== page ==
A. Paige Brock1, DVM; Alexander E. Gallagher1, DVM, MS, DACVIM (SAIM); Heather D. Stockdale Walden2, PhD; Jennifer L. Owen3, DVM, PhD; Mark D. Dunbar2, DVM Heather L. Wamsley2, DVM, PhD, DACVP; Amber B. Schoeller1, April L. Childress1, James F.X. Wellehan Jr. 1, DVM, MS, PhD, DACZM, DACVM (Virology, Bacteriology/Mycology)
1Department of Small Animal Clinical Sciences, College of Veterinary Medicine, University of Florida, Gainesville, FL, USA; 2Department of Infectious Diseases and Pathology, College of Veterinary Medicine, University of Florida, Gainesville, FL, USA; 3Department of Physiological Sciences, College of Veterinary Medicine, University of Florida, Gainesville, FL, USA
A wild, adult, male Eastern Indigo (Drymarchon couperi) snake presented for placement of an intracoelomic radio transmitter. The patient was in good body condition and physical exam was unremarkable. Five months later, the snake re-presented with 24% weight loss from initial presentation and field biologists reported it to have had intermittent respiratory discharge on two occasions. Complete blood count revealed heterophilia (12.2x103/µL) and monocytosis (6.6x103/µL). A pulmonary wash was performed by flushing 4mls of sterile saline through a red rubber catheter inserted into the trachea and aspirating. A second sample was collected as the snake was held vertically so that remaining fluid drained out of the lungs and trachea and through the mouth and nares. Cytology on the first sample was unremarkable. However, the second sample revealed larvated and non-larvated eggs, as well as larvae consistent with pentastomid parasites. Seven adult worms were identified and removed via transcutaneous pulmonoscopy from the air sac distal to the lung using a combination of rigida and flexibleb endoscopy. Removal of male pentastomids was uncomplicated as they were freely movable within the air sac. Females were more difficult to remove as the anterior aspect of the pentastomid was embedded. Specimens were morphologically identified as Kiricephalus coarctatus. Polymerase chain reaction and sequencing was performed and compared to other genetic sequences from species within Pentastomida. Phylogenetic analysis of this data indicates that K. coarctatus forms a well-supported clade with Armillifer armillatus and Porocephalus crotali, two species capable of causing significant pathology in mammalian intermediate hosts.1,2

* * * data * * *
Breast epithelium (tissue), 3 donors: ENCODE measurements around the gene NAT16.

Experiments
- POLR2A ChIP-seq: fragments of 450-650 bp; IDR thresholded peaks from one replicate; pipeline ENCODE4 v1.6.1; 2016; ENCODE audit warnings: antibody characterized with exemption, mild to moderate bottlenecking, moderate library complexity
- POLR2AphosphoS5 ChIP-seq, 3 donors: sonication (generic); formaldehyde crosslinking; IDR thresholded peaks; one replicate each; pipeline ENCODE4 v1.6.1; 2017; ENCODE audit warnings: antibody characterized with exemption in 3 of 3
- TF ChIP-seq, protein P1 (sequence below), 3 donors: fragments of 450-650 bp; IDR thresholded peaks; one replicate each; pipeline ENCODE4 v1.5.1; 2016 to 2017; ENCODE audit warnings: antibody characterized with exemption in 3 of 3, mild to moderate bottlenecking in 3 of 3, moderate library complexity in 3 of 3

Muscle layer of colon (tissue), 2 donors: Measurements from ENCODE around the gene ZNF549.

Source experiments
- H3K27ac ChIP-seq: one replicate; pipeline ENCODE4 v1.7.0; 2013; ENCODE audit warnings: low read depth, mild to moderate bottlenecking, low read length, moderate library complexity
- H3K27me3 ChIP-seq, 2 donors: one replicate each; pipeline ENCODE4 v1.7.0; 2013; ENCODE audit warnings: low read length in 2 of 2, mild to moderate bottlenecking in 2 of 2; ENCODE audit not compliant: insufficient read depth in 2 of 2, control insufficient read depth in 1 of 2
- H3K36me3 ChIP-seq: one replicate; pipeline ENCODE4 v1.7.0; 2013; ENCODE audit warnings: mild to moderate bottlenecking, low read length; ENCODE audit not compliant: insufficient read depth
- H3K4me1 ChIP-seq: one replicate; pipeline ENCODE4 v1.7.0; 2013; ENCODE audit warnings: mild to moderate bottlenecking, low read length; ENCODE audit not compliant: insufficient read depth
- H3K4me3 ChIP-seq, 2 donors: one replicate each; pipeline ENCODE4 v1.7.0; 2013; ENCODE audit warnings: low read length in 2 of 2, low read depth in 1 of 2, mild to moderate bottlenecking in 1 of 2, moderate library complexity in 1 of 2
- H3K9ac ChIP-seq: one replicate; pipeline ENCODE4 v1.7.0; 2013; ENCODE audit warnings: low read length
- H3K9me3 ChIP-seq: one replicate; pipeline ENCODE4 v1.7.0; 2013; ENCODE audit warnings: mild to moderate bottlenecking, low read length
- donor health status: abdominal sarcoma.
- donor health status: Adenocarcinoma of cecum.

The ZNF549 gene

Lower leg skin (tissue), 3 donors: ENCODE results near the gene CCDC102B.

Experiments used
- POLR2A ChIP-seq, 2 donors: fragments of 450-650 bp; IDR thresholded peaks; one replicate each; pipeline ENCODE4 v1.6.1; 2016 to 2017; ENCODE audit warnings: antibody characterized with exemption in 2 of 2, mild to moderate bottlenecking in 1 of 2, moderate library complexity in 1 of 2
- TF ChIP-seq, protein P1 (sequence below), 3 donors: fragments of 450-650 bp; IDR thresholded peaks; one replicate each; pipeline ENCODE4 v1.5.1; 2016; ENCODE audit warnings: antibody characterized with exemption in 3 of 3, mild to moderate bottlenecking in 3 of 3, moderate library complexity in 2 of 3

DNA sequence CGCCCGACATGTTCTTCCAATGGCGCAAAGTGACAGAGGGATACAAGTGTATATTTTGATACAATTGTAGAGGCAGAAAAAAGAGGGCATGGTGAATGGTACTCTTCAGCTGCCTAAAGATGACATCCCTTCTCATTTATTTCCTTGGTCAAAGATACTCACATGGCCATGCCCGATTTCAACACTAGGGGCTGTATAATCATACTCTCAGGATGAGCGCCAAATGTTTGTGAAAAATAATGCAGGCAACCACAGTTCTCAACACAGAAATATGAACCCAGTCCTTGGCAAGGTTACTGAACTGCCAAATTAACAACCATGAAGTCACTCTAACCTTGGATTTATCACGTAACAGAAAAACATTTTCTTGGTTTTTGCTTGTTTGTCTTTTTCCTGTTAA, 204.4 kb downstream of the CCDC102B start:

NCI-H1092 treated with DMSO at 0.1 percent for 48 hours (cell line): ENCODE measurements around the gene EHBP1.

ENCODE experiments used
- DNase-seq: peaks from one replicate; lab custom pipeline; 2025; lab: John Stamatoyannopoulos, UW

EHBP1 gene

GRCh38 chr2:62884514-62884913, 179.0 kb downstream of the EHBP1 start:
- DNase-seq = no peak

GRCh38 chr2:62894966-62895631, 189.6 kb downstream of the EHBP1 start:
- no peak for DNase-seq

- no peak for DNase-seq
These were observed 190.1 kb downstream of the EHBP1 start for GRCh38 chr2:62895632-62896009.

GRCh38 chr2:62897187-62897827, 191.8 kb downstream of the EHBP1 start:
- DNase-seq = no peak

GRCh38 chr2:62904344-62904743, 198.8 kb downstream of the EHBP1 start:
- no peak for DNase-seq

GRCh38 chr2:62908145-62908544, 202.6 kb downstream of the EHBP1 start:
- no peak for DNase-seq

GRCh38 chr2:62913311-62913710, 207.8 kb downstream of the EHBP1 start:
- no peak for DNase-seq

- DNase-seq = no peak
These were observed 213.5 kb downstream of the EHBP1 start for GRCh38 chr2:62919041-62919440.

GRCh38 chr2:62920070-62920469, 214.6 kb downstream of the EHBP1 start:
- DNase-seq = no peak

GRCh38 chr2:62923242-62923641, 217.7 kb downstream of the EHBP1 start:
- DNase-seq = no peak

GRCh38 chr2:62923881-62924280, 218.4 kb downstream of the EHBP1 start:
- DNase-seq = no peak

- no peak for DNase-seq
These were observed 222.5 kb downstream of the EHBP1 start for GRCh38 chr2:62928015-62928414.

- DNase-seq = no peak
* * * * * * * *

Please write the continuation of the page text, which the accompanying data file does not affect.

aStorz rigid endoscope 4.0 mm x 30 cm with 17.5 fr sheath, Karl Storz GmbH & Co. KG, Tuttlingen, Germany
bStorz 4.9 mm x 85 cm fiberscope, Karl Storz GmbH & Co. KG, Tuttlingen, Germany
The authors thank the Orianne Society for their support in the diagnosis and treatment of this case.
1. Brookins, M.D., Wellehan, J.F.X., Jr., Roberts, J.F., Allison, K., Curran, S.S., Childress, A.L., Greiner, E.C., 2009. Massive visceral pentastomiasis caused by Porocephalus crotali in a Dog. Vet. Pathol. 46 (3): 460–463.
2. Lavarde, V., Fornes, P., 1999. Lethal infection due to Armillifer armillatus (Porocephalida): A snake-related parasitic disease. Clin. Infect. Dis. 29 (5), 1346–1347.